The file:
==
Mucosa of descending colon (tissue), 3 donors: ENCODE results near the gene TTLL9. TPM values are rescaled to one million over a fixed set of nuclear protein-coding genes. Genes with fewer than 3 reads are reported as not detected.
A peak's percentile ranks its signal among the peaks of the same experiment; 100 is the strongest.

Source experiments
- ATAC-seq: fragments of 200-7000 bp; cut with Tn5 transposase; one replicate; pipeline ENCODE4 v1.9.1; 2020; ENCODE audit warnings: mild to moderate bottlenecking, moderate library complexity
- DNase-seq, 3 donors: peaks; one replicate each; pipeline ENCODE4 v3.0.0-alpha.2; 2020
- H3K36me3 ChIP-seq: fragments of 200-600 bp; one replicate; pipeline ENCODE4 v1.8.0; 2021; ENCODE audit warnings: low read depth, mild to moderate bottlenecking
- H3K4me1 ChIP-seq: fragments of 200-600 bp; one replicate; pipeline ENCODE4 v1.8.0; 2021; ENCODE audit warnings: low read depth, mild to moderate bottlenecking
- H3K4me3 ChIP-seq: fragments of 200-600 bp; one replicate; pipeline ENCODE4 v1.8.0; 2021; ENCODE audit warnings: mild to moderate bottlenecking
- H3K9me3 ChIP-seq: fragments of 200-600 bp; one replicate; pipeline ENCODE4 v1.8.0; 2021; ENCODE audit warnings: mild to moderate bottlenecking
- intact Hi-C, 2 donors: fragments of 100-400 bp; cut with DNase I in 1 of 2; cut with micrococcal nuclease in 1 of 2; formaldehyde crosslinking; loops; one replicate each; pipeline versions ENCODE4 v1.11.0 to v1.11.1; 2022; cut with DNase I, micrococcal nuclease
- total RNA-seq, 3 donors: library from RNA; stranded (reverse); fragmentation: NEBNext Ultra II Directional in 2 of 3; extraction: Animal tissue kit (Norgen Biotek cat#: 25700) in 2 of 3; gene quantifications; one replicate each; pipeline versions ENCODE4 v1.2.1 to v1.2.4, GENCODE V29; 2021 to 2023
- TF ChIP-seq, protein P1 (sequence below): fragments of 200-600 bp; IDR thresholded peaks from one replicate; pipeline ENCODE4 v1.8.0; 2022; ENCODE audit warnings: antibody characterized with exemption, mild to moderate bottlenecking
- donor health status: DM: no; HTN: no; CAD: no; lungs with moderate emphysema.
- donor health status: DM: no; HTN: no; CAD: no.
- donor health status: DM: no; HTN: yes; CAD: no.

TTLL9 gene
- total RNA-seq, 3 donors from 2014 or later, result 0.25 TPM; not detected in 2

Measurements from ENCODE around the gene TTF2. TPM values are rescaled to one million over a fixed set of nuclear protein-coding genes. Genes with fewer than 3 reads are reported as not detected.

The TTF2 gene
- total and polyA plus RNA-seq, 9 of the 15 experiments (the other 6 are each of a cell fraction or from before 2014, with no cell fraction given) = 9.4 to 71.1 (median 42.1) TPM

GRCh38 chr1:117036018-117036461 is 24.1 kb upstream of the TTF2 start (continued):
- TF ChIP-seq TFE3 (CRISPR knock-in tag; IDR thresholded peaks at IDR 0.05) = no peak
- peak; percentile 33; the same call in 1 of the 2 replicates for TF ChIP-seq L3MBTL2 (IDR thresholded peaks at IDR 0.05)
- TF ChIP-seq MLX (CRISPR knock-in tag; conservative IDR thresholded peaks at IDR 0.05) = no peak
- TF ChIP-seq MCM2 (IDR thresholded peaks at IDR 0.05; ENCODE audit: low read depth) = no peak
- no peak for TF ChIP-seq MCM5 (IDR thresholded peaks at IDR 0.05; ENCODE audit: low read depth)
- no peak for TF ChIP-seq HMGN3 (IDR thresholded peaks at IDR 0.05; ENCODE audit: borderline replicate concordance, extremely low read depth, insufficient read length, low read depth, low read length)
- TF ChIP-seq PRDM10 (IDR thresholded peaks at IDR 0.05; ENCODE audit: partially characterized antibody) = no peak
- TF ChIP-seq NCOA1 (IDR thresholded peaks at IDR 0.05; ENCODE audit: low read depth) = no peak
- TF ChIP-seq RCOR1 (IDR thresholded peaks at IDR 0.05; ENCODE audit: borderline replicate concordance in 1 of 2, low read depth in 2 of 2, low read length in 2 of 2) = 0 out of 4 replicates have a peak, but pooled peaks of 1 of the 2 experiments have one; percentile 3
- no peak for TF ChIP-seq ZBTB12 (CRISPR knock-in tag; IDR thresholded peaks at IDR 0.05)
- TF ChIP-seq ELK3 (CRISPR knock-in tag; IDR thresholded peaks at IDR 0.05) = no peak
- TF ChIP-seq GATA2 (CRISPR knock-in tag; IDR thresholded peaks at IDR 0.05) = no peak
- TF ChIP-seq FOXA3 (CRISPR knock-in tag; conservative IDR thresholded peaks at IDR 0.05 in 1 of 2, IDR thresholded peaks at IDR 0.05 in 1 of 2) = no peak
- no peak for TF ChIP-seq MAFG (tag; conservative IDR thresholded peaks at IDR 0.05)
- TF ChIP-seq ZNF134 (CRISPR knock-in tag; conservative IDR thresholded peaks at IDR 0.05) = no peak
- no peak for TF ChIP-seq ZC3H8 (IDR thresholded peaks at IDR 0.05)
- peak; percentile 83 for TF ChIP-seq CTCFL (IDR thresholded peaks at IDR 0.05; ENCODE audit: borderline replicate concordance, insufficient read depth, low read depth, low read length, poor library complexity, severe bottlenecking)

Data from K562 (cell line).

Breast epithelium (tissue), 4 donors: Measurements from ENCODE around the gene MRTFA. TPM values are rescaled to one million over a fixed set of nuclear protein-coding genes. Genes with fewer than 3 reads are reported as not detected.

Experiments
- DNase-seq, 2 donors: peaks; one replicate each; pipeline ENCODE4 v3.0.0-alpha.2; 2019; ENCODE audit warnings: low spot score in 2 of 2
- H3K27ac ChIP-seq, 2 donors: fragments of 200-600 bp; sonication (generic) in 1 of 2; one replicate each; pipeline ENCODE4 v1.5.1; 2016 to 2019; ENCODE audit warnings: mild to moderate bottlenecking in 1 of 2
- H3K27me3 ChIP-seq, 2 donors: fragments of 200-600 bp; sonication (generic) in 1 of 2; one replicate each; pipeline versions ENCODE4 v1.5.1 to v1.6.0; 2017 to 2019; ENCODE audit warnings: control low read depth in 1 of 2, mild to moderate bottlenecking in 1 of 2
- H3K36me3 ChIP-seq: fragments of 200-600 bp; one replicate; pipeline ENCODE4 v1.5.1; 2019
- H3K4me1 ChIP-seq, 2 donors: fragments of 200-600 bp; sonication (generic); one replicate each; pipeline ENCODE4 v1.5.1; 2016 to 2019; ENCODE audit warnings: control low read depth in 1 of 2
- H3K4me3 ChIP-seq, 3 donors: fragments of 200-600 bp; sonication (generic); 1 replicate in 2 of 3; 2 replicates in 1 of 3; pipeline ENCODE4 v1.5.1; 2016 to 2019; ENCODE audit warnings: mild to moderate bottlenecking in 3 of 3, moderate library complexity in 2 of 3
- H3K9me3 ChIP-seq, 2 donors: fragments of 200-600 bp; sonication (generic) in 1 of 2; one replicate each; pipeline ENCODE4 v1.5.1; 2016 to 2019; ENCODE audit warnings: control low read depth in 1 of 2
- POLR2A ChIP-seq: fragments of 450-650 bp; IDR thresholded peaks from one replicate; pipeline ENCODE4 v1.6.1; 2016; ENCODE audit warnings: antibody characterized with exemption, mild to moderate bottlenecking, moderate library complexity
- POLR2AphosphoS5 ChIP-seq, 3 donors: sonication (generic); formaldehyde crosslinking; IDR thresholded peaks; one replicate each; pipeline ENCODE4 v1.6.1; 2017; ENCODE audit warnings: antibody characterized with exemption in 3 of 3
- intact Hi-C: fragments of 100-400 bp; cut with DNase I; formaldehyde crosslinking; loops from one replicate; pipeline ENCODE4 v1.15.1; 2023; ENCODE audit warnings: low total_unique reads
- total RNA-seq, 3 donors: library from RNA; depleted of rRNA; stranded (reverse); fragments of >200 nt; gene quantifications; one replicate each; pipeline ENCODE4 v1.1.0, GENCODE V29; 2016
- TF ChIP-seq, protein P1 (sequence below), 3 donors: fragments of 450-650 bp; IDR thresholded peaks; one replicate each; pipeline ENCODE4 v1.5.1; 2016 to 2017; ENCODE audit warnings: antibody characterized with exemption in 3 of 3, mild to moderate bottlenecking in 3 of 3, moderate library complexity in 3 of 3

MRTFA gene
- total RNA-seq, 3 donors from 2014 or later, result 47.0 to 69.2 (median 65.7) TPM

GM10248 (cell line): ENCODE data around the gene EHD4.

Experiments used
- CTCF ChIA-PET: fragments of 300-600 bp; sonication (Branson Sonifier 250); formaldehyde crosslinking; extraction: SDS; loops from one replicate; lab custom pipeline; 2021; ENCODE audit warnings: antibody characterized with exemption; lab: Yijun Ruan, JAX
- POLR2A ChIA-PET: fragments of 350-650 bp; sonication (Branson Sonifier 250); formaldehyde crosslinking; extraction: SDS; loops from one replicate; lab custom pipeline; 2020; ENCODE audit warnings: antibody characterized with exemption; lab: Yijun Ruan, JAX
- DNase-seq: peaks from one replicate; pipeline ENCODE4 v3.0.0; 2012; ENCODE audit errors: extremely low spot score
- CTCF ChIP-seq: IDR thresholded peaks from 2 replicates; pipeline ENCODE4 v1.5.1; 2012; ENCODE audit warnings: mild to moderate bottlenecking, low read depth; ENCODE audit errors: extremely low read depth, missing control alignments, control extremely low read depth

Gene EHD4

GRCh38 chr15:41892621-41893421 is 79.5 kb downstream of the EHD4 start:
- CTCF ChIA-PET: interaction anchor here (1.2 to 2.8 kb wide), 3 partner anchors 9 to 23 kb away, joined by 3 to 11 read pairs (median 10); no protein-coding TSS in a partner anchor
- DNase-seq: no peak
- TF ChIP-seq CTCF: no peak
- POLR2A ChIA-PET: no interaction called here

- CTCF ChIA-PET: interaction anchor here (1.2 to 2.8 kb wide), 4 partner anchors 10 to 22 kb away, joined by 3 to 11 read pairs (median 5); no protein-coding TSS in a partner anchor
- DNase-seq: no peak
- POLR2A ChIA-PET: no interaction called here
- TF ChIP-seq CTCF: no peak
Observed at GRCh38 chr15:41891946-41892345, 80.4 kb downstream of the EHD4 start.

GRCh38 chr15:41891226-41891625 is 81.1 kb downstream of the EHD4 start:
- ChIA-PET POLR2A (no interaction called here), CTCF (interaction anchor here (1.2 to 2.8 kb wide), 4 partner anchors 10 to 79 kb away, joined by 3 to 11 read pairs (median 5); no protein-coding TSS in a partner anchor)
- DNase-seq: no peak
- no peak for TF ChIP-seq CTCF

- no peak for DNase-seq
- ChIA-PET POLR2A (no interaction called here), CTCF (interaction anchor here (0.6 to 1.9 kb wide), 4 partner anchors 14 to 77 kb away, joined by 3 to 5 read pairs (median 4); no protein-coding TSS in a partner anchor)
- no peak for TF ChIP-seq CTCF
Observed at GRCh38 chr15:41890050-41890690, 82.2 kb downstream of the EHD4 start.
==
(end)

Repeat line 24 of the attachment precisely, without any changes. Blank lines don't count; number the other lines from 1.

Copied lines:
- TF ChIP-seq MLX (CRISPR knock-in tag; conservative IDR thresholded peaks at IDR 0.05) = no peak